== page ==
5. Think like a doctor.

    It may sound strange, but just like doctors, when selling you need to focus on the pain point (i.e., the customer’s problem or need), not just the solution (i.e., the product or service). Listen carefully and ask questions to generate open and honest dialogue. Find out if they’re having a problem, but keep it conversational. If they trust you enough to discuss their problems, they’ll trust your opinion for a solution as well.

  6. Choose clients that inspire you.

    Our clients create mobile web applications that are disrupting industries and making our world a better place. It’s exciting to have conversations with founders who create groundbreaking technologies. You can learn about their businesses and challenges and ultimately find ways to serve them as they grow.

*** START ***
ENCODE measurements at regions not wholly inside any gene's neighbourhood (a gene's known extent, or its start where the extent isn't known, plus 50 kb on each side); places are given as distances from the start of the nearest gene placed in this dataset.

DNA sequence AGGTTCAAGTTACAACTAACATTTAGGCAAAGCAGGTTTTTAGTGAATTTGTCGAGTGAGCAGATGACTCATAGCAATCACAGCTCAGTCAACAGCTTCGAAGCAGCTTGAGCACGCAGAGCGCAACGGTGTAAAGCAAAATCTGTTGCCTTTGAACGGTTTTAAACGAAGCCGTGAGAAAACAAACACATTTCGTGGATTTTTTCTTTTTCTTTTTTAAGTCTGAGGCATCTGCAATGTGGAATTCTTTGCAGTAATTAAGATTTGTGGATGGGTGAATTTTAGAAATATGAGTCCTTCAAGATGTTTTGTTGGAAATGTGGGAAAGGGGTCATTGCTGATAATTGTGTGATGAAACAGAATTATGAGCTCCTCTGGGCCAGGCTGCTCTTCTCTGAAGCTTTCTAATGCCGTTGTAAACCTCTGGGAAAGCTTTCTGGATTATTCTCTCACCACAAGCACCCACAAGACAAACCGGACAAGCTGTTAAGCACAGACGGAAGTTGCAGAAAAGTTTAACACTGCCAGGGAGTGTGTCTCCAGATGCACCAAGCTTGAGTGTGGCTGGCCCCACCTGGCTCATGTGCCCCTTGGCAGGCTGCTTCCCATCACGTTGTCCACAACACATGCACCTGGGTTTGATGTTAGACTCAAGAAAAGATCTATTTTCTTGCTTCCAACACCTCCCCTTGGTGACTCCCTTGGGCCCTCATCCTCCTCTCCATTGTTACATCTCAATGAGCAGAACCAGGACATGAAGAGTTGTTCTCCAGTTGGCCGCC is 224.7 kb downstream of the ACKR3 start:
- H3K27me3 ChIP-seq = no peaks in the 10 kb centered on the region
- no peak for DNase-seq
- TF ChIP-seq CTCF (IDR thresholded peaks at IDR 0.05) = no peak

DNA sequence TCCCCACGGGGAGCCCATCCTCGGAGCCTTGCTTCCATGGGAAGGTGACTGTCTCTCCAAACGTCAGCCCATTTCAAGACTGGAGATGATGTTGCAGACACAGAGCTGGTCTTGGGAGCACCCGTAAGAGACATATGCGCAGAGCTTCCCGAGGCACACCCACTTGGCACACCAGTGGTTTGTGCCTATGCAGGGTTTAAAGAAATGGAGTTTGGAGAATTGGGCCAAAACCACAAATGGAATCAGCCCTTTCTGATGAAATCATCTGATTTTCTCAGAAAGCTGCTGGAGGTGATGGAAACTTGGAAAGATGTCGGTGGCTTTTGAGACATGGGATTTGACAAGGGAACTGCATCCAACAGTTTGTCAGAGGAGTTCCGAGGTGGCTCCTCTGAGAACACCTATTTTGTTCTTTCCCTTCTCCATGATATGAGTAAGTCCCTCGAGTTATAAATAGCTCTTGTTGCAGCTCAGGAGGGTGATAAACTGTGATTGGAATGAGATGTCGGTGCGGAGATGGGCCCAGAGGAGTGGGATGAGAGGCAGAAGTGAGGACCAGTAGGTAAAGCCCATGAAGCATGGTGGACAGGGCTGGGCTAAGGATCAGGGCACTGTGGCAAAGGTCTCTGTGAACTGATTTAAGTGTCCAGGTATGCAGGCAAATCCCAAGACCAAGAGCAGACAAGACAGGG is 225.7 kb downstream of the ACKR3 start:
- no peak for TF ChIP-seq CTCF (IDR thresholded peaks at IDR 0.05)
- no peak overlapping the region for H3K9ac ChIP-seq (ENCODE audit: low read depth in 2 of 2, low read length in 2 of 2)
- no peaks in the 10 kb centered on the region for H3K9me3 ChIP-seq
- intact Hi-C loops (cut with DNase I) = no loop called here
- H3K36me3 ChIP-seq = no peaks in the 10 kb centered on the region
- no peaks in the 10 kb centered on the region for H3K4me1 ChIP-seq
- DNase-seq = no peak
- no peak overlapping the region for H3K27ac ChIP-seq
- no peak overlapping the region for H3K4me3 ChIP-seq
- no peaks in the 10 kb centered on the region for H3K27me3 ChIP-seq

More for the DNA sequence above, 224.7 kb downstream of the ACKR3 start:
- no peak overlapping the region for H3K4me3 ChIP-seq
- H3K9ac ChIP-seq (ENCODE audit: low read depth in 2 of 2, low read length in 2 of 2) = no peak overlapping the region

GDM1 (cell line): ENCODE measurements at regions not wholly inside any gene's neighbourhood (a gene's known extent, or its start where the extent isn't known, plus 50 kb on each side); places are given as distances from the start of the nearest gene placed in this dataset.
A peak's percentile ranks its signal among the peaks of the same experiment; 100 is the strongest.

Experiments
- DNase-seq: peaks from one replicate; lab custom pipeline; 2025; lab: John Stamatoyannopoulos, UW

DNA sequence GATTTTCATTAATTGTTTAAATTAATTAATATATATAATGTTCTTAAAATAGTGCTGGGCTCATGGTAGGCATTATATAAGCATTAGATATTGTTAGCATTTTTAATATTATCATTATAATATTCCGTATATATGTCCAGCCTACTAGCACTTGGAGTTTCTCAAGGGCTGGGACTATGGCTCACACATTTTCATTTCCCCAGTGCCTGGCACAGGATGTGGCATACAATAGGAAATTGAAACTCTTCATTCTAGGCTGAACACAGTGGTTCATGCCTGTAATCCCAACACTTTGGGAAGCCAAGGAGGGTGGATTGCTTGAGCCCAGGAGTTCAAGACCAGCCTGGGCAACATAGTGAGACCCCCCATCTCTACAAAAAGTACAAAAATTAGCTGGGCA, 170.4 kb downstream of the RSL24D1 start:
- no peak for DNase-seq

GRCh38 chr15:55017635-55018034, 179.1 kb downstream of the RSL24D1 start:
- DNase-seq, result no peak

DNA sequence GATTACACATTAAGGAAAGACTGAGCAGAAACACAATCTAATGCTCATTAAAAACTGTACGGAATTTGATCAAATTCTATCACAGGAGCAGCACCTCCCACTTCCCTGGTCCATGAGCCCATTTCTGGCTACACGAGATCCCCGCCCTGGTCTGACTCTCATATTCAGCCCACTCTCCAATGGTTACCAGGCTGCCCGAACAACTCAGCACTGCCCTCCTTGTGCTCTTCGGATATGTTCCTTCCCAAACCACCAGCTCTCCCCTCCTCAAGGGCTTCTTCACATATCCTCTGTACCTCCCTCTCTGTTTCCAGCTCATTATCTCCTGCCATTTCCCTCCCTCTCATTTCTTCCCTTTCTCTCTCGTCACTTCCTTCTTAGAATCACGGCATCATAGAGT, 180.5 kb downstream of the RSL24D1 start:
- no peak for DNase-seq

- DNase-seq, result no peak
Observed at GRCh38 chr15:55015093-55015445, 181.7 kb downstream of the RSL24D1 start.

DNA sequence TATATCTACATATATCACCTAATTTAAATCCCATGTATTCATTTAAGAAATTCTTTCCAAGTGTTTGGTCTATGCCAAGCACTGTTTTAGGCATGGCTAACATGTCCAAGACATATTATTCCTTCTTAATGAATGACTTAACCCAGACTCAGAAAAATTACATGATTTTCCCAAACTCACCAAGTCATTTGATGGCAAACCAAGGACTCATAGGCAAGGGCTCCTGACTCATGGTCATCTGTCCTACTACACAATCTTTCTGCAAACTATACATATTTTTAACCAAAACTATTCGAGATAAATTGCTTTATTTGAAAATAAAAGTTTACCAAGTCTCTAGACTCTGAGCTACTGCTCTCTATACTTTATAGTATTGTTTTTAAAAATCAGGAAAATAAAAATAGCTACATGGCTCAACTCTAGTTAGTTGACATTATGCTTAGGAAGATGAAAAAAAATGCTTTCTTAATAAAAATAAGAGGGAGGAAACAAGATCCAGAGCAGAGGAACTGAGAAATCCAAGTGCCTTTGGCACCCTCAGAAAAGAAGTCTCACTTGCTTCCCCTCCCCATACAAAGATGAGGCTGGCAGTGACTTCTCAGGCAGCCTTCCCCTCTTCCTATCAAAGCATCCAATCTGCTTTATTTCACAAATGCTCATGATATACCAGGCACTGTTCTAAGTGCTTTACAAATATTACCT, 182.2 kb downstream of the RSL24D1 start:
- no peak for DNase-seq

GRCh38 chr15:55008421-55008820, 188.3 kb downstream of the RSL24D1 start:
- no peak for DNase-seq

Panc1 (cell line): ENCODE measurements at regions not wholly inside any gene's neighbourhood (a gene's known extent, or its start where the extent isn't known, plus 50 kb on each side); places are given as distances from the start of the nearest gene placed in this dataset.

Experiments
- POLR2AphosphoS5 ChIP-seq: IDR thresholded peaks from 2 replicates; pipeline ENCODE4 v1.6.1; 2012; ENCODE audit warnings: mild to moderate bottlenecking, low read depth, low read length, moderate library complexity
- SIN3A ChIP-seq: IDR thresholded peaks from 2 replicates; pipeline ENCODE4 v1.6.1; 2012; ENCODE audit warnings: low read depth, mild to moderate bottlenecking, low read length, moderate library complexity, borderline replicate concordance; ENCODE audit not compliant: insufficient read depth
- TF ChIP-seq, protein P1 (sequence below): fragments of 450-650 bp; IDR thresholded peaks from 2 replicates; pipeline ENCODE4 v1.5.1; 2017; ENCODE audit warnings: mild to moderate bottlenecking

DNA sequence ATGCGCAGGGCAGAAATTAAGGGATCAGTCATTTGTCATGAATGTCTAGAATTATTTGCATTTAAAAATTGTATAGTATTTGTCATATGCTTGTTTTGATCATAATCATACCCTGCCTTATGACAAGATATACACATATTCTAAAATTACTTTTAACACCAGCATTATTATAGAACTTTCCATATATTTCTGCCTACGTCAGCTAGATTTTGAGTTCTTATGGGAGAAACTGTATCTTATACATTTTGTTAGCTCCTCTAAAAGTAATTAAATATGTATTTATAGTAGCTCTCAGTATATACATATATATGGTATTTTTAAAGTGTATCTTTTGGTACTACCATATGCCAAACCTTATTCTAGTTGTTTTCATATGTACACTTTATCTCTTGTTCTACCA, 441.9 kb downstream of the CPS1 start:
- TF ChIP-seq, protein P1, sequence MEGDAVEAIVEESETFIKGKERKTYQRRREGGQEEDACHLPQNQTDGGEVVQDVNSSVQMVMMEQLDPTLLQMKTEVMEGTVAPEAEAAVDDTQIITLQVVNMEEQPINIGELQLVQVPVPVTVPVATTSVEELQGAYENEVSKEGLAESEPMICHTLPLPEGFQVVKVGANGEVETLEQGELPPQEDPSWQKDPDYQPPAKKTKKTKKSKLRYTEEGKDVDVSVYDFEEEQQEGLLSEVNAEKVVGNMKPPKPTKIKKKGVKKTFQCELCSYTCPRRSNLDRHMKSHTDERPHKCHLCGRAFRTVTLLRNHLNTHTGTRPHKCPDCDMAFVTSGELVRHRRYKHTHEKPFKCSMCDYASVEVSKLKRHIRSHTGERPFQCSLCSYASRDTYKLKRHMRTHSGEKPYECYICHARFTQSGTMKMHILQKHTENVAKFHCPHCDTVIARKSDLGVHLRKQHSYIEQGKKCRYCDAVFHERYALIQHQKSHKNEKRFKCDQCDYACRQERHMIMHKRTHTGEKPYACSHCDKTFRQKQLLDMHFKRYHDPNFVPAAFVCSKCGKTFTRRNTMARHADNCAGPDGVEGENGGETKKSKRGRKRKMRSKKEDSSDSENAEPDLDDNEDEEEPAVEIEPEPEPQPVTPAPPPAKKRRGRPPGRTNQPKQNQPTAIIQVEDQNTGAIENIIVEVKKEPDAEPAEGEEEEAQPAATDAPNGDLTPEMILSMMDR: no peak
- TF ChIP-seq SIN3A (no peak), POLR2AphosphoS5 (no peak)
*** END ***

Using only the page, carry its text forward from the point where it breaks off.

Many business owners believe the Internet complicated sales, but with a good sales team you can meet the challenge and adapt to changing times. Instead of soliciting prospects door-to-door or making cold calls to strangers, focus on meeting customers where they already are, building relationships, and creating conversations. I don’t know about you, but if Encyclopedia Britannica, a 244-year-old institution, changed its approach to sales, then I am too.


This article has been edited and condensed.

Jake Villarreal is the Co-founder and President of Match Relevant, an IT-staffing entity that utilizes social media and innovative recruiting practices to deliver award-winning talent for funded tech startups, SMBs, and Fortune 500 organizations. Connect with @MatchRelevant on Twitter.